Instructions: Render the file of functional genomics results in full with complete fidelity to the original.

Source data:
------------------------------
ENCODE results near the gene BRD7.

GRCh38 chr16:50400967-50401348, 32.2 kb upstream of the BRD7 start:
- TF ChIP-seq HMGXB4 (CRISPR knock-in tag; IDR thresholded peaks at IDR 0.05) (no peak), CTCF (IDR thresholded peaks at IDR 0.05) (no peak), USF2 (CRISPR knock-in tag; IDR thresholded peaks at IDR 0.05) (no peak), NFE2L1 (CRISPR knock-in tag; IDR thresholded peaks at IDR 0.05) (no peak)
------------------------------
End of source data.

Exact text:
ENCODE results near the gene BRD7.

GRCh38 chr16:50400967-50401348, 32.2 kb upstream of the BRD7 start:
- TF ChIP-seq HMGXB4 (CRISPR knock-in tag; IDR thresholded peaks at IDR 0.05) (no peak), CTCF (IDR thresholded peaks at IDR 0.05) (no peak), USF2 (CRISPR knock-in tag; IDR thresholded peaks at IDR 0.05) (no peak), NFE2L1 (CRISPR knock-in tag; IDR thresholded peaks at IDR 0.05) (no peak)